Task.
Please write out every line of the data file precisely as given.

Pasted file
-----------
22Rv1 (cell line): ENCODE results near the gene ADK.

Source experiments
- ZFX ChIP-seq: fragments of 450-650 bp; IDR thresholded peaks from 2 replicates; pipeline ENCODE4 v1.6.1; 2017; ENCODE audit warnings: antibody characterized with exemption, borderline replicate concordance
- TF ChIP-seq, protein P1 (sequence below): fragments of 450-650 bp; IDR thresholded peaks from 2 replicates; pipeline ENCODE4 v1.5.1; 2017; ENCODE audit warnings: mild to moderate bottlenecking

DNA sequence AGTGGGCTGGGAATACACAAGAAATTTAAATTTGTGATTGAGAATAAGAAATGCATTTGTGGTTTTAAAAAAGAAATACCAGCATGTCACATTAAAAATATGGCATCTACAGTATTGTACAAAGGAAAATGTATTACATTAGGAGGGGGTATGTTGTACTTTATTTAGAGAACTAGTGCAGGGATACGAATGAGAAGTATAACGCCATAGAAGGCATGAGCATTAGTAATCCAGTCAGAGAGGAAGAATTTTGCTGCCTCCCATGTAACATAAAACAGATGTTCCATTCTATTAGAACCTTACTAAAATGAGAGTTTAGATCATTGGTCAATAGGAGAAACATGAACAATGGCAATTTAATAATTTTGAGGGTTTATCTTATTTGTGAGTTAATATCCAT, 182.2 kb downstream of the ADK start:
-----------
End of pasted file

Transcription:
22Rv1 (cell line): ENCODE results near the gene ADK.

Source experiments
- ZFX ChIP-seq: fragments of 450-650 bp; IDR thresholded peaks from 2 replicates; pipeline ENCODE4 v1.6.1; 2017; ENCODE audit warnings: antibody characterized with exemption, borderline replicate concordance
- TF ChIP-seq, protein P1 (sequence below): fragments of 450-650 bp; IDR thresholded peaks from 2 replicates; pipeline ENCODE4 v1.5.1; 2017; ENCODE audit warnings: mild to moderate bottlenecking

DNA sequence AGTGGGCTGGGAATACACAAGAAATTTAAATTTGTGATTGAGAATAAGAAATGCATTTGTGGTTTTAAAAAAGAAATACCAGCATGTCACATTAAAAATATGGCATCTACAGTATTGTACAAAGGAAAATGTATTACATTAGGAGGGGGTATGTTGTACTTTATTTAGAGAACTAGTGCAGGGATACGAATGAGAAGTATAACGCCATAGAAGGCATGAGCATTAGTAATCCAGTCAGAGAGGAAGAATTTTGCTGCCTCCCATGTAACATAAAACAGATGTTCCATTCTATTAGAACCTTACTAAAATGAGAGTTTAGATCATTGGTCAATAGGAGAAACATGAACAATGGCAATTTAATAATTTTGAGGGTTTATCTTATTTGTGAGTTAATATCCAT, 182.2 kb downstream of the ADK start: